In the interest of advancing device technology, we analyzed a database containing the sensed electrical heart activity signals of several patients to determine if recognition of pace-terminable arrhythmias could be improved. The sensed signals, or waveforms, included episodes of arrhythmias that were converted to normal heart rhythms with ATP and episodes that were not converted with ATP. The analysis showed that morphology information extracted from the waveform can be used to predict whether a tachyarrhythmia is pace-terminable. Specifically, the analysis showed that the more time a signal waveform of a tachyarrhythmia spends near a signal baseline, the more likely that it is a pace-terminable tachyarrhythmia.

FIG. 2 is a graph 200 showing a segment of a signal waveform 210 of ventricular tachyarrhythmia that was successfully converted to a normal heart rhythm using ATP. The graph 200 shows voltage in millivolts (mV) as a function of sample number. In one example, a signal baseline 220 is defined as a hypothetical line drawn parallel to the x-axis (i.e. a line of DC voltage) that has the highest number of signal crossings through it. In the graph 200 shown, the signal baseline 220 value is about zero millivolts. Once the signal baseline 220 is identified or estimated, a signal amplitude band 230 around the signal baseline 220 is identified. In one embodiment, the effective amplitude band 230 has a width equal to a fraction or percentage of the signal waveform 210 amplitude and centered about the signal baseline 220. The effective amplitude is defined as a signal's maximum less its minimum averaged over a number of intervals. In one example, the width of the effective amplitude band 230 is set to about one-third of the signal waveform peak-to-peak amplitude averaged over four intervals. Other fractions and other measurements of amplitude, such as for example zero-to-peak, are within the scope of the method. A segment of the signal waveform 210 is then classified using an amount of time the waveform signal 210 spends outside of the band 230. Of course, classifying a signal waveform 210 based on an amount of time spent inside, rather than outside, the band 230 is only a logical change and is within the scope of the method.

FIG. 3 is a graph 300 showing a segment of a signal waveform 310 of ventricular tachyarrhythmia that was not successfully converted to a normal heart rhythm using ATP. The signal baseline 320 and the effective amplitude band 330 are indicated. When compared to FIG. 2, it can be seen that the signal waveform 310 shown in FIG. 3 spends more time outside of the amplitude band 330 than the signal waveform of FIG. 2. One potential explanation for the difference in signal morphology is that in a non-pace-terminable arrhythmia, the longer time spent outside of the amplitude band corresponds to cardiac cells spending a longer time in electrical saturation in which the cells are less responsive to ATP stimuli or other pacing voltage levels.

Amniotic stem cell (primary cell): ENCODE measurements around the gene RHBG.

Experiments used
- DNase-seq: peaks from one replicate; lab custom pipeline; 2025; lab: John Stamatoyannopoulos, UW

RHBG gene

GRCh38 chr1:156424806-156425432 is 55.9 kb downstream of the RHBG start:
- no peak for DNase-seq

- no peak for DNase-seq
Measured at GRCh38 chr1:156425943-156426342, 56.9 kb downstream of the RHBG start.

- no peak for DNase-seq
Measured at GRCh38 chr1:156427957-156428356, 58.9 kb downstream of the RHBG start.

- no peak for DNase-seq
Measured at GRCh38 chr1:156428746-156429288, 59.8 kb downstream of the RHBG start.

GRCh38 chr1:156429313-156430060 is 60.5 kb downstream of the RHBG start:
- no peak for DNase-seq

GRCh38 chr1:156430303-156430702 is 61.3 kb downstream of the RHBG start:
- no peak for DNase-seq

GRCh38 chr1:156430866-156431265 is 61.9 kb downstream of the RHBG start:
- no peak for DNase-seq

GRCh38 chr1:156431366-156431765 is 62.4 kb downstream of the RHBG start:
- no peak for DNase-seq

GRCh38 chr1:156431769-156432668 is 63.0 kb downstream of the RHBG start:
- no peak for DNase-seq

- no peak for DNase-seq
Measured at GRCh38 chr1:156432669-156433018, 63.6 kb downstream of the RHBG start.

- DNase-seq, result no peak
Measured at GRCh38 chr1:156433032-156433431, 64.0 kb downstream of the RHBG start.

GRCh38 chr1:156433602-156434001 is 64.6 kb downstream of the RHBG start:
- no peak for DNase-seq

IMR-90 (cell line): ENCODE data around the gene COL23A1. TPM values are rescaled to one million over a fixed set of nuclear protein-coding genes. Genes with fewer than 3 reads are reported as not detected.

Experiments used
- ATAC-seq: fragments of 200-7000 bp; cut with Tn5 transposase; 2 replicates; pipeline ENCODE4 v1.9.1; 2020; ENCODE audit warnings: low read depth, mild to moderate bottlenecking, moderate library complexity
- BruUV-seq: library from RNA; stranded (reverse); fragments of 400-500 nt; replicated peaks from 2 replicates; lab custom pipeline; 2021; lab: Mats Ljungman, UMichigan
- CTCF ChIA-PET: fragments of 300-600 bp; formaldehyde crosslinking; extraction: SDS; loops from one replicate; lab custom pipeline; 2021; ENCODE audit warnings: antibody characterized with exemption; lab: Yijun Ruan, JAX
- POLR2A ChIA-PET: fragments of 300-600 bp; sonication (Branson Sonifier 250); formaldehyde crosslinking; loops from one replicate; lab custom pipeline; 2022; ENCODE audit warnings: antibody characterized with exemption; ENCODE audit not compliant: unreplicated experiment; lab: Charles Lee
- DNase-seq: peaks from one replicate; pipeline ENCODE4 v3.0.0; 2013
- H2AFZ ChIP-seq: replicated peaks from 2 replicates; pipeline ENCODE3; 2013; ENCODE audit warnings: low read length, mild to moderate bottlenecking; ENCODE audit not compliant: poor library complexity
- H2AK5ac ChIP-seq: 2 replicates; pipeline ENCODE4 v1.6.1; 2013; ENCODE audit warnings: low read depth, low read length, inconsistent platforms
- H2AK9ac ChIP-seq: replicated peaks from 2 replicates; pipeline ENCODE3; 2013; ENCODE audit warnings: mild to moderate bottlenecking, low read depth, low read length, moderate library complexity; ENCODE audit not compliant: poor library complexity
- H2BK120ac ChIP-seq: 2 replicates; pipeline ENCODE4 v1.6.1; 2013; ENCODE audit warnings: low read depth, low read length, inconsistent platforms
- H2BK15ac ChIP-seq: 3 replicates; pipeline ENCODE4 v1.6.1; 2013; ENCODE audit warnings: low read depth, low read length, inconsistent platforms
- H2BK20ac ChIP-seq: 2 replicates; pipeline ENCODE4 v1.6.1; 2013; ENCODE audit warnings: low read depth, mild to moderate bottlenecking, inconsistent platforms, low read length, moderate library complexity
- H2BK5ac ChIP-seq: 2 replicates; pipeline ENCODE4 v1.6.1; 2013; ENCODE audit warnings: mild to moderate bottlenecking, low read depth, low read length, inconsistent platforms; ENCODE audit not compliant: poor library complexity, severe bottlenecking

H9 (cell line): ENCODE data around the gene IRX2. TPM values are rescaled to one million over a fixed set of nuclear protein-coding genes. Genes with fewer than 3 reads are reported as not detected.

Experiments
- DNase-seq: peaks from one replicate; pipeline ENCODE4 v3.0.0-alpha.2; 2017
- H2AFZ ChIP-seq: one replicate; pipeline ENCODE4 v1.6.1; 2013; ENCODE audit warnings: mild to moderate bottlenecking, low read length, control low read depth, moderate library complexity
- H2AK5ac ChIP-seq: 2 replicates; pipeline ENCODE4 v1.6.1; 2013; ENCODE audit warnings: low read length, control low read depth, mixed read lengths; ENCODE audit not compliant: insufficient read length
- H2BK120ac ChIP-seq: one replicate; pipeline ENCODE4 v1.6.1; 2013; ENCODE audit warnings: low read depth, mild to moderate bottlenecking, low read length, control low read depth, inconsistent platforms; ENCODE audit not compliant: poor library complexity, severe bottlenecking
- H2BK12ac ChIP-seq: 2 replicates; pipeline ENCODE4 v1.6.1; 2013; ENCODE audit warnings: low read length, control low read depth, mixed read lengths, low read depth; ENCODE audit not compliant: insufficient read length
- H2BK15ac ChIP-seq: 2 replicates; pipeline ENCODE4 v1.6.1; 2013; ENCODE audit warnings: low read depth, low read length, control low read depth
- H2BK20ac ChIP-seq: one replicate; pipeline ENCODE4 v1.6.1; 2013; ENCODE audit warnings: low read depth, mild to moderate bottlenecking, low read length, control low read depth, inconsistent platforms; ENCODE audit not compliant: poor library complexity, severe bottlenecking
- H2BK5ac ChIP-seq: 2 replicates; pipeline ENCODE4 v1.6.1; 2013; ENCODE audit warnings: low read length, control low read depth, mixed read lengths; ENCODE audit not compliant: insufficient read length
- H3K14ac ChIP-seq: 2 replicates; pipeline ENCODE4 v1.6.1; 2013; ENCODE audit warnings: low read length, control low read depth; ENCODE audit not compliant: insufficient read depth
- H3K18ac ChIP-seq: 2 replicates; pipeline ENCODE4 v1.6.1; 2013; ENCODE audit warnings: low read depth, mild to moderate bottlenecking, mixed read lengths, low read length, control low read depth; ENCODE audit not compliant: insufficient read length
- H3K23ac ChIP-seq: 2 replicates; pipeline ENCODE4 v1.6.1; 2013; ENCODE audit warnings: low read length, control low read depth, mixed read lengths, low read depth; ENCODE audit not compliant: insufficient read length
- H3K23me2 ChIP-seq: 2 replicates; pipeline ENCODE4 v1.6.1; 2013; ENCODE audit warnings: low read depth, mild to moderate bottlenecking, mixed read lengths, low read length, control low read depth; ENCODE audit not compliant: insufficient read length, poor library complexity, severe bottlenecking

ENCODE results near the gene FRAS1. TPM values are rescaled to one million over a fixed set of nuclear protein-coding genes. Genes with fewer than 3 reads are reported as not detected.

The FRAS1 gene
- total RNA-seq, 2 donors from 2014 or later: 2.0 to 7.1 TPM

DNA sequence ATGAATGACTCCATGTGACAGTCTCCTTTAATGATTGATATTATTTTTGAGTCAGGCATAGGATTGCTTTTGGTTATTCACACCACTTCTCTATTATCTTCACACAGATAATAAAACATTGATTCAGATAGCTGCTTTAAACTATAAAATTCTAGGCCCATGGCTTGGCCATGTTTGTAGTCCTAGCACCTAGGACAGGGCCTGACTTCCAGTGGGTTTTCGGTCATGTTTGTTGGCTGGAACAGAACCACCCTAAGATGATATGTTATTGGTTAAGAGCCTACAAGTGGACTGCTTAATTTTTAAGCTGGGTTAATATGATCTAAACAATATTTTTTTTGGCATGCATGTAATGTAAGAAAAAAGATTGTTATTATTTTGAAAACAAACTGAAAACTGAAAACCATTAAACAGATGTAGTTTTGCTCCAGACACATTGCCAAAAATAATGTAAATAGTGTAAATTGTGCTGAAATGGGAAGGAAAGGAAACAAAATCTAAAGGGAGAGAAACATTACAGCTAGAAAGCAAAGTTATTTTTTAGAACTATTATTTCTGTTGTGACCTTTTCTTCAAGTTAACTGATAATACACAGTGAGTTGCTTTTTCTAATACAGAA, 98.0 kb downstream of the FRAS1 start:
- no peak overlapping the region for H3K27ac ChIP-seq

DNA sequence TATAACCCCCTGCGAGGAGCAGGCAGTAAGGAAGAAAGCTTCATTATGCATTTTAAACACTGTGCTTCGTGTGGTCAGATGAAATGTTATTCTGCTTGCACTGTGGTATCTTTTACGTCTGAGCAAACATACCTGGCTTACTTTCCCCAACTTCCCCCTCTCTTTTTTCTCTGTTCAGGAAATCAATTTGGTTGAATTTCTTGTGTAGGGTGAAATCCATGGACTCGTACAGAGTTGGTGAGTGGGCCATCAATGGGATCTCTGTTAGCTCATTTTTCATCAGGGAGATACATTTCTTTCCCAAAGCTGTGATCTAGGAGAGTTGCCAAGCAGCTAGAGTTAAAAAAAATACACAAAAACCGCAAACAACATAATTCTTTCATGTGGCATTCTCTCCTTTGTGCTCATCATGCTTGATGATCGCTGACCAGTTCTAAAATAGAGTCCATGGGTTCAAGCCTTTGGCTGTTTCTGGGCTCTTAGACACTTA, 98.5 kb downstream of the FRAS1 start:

FIG. 4 is a block diagram of portions of an IMD 400 used in a system used to treat cardiac arrhythmia. The IMD 400 includes a signal sensing circuit 412 to sense electrical activity signals of a heart on the lead or leads 108 and electrodes. To sense the electrical signals, the sensing circuit 412 typically includes sense amplifier circuits. The IMD 400 includes a pacing therapy circuit 414 to deliver electrical therapy to a heart through the lead or leads 108 and electrodes. The IMD 400 includes a controller circuit 422 coupled to the signal sensing circuit 412 and the therapy circuit 414. The controller circuit 422 is operable to detect a ventricular tachycardia heart rhythm from the heart signal, such as by executing an algorithm or algorithms implemented by hardware, software, firmware or any combination of hardware, software or firmware. The controller circuit 422 is further operable to then measure an amount of time the heart signal is outside of an effective amplitude band and initiate ATP therapy if the measured amount of time is less than a threshold amount of time. In one embodiment, an amount of time or a threshold amount of time refers to an absolute time measured in time units, such as fractions of seconds. In another embodiment, an amount of time or the threshold refers to a ratio comparing time outside of the band to the time inside of the band. For example, the amount of time is the ratio of the time spent outside the band to the time spent inside the band, or vice versa.

To determine an effective amplitude band, the IMD 400 further includes a sampling circuit coupled to the sensing circuit 412 and the controller circuit 422. The sampled values comprise an electrogram of the heart signal and are stored in a memory 424 coupled to the controller circuit 422. From the sampled heart signal, the controller circuit 422 determines a baseline signal value. In one embodiment, the controller circuit 422 is operable to select the baseline signal value using a segment of N ventricular depolarizations, where N is a positive integer. In one example of the embodiment, the N depolarizations include the most recently observed N ventricular depolarizations of the heart. The value of N implemented in an IMD 400 is function of the amount of memory available and the amount of processing time available to process a waveform signal. In one example, such as in the example signal waveforms of FIGS. 2 and 3, N is equal to four. However, N could be set to a different number.